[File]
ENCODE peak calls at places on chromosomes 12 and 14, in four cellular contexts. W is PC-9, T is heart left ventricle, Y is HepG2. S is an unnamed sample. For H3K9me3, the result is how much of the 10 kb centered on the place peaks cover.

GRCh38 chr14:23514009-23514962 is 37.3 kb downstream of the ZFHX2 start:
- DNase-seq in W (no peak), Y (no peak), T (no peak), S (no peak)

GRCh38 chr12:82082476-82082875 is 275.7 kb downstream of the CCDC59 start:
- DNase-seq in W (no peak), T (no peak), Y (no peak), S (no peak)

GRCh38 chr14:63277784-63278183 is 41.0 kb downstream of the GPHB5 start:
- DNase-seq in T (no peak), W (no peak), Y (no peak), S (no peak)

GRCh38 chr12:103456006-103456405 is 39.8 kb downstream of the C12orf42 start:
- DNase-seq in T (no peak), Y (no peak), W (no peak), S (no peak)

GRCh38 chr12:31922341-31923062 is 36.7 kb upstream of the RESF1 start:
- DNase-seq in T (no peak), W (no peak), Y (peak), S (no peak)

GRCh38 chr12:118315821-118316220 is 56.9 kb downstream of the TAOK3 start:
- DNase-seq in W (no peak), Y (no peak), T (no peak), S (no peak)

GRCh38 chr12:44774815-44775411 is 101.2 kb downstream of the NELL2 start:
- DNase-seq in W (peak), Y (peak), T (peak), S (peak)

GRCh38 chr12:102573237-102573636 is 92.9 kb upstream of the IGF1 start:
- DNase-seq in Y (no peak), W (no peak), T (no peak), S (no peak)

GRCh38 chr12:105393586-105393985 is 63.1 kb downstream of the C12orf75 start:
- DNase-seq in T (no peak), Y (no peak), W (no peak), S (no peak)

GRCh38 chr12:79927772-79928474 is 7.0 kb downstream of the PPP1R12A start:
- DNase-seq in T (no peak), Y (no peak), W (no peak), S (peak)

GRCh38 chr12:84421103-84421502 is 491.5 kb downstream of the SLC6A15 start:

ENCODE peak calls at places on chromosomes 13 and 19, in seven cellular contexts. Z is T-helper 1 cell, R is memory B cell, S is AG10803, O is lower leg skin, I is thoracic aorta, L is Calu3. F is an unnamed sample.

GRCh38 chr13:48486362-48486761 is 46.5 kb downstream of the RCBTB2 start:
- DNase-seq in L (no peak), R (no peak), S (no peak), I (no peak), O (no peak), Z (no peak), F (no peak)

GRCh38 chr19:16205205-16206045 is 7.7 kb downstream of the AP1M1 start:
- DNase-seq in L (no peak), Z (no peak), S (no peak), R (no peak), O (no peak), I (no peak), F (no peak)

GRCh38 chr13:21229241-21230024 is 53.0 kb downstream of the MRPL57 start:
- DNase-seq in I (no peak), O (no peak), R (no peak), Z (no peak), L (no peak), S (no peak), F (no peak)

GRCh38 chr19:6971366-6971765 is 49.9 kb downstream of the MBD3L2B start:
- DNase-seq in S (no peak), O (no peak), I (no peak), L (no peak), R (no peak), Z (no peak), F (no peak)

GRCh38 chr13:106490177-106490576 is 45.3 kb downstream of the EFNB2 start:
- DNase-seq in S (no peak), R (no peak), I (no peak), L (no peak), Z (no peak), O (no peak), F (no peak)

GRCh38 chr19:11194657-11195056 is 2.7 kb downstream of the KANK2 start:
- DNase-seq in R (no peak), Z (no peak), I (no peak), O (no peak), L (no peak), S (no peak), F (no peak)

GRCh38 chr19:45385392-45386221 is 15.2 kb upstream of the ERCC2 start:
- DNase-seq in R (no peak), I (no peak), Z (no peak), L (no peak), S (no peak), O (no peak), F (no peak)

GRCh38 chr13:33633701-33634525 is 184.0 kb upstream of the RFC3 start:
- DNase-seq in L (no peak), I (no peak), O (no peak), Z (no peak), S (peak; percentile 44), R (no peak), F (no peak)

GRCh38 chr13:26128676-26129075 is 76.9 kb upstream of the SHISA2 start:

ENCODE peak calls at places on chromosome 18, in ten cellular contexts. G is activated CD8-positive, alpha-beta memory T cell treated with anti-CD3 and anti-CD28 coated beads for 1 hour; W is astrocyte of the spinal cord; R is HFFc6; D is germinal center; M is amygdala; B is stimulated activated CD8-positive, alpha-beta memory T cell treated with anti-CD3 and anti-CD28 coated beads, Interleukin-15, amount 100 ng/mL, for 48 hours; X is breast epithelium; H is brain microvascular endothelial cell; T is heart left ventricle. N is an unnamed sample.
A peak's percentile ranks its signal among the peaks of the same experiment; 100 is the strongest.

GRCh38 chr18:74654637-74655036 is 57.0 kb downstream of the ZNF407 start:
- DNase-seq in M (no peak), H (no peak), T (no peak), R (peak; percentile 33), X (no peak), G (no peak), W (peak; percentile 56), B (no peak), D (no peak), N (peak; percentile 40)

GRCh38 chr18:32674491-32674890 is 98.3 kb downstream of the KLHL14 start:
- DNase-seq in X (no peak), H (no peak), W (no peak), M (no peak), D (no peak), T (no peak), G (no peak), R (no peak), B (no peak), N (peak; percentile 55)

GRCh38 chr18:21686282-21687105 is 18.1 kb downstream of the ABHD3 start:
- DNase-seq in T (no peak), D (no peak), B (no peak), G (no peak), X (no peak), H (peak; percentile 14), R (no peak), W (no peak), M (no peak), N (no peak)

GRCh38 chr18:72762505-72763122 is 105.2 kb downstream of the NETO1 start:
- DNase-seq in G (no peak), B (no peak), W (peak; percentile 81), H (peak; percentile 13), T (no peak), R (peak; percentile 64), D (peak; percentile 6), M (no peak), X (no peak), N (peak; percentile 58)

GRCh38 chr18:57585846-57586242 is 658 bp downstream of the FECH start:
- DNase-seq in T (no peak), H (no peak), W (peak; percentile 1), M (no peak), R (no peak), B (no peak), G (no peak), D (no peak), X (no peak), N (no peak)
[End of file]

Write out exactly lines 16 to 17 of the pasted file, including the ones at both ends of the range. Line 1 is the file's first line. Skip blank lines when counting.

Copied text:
GRCh38 chr12:102573237-102573636 is 92.9 kb upstream of the IGF1 start:
- DNase-seq in Y (no peak), W (no peak), T (no peak), S (no peak)